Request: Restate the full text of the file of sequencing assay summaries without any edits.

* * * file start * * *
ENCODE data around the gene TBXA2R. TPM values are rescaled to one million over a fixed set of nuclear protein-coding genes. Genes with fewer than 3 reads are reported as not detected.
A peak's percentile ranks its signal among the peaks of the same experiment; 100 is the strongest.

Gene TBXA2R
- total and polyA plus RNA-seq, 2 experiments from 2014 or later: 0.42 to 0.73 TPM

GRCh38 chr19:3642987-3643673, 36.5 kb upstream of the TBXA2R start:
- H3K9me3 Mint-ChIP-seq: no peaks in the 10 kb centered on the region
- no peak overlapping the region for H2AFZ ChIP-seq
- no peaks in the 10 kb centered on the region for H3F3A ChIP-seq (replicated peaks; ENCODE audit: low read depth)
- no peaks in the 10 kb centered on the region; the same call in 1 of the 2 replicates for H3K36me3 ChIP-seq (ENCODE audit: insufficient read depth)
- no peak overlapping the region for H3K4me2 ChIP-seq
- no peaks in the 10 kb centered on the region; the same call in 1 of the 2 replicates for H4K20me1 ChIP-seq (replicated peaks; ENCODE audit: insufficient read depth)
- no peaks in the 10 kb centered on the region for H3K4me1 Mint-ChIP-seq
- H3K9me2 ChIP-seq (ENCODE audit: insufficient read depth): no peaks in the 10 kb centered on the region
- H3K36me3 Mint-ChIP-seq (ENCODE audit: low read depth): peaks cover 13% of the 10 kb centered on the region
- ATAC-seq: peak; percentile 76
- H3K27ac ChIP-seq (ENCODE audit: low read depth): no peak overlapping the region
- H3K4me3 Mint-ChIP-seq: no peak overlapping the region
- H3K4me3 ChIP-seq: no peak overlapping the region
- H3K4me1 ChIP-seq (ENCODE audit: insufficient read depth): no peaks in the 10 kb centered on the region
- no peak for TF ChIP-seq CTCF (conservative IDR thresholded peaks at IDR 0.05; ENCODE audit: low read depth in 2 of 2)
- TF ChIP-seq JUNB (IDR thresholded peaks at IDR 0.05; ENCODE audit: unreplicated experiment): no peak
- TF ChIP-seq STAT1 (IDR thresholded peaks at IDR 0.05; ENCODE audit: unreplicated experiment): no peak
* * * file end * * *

ENCODE data around the gene TBXA2R. TPM values are rescaled to one million over a fixed set of nuclear protein-coding genes. Genes with fewer than 3 reads are reported as not detected.
A peak's percentile ranks its signal among the peaks of the same experiment; 100 is the strongest.

Gene TBXA2R
- total and polyA plus RNA-seq, 2 experiments from 2014 or later: 0.42 to 0.73 TPM

GRCh38 chr19:3642987-3643673, 36.5 kb upstream of the TBXA2R start:
- H3K9me3 Mint-ChIP-seq: no peaks in the 10 kb centered on the region
- no peak overlapping the region for H2AFZ ChIP-seq
- no peaks in the 10 kb centered on the region for H3F3A ChIP-seq (replicated peaks; ENCODE audit: low read depth)
- no peaks in the 10 kb centered on the region; the same call in 1 of the 2 replicates for H3K36me3 ChIP-seq (ENCODE audit: insufficient read depth)
- no peak overlapping the region for H3K4me2 ChIP-seq
- no peaks in the 10 kb centered on the region; the same call in 1 of the 2 replicates for H4K20me1 ChIP-seq (replicated peaks; ENCODE audit: insufficient read depth)
- no peaks in the 10 kb centered on the region for H3K4me1 Mint-ChIP-seq
- H3K9me2 ChIP-seq (ENCODE audit: insufficient read depth): no peaks in the 10 kb centered on the region
- H3K36me3 Mint-ChIP-seq (ENCODE audit: low read depth): peaks cover 13% of the 10 kb centered on the region
- ATAC-seq: peak; percentile 76
- H3K27ac ChIP-seq (ENCODE audit: low read depth): no peak overlapping the region
- H3K4me3 Mint-ChIP-seq: no peak overlapping the region
- H3K4me3 ChIP-seq: no peak overlapping the region
- H3K4me1 ChIP-seq (ENCODE audit: insufficient read depth): no peaks in the 10 kb centered on the region
- no peak for TF ChIP-seq CTCF (conservative IDR thresholded peaks at IDR 0.05; ENCODE audit: low read depth in 2 of 2)
- TF ChIP-seq JUNB (IDR thresholded peaks at IDR 0.05; ENCODE audit: unreplicated experiment): no peak
- TF ChIP-seq STAT1 (IDR thresholded peaks at IDR 0.05; ENCODE audit: unreplicated experiment): no peak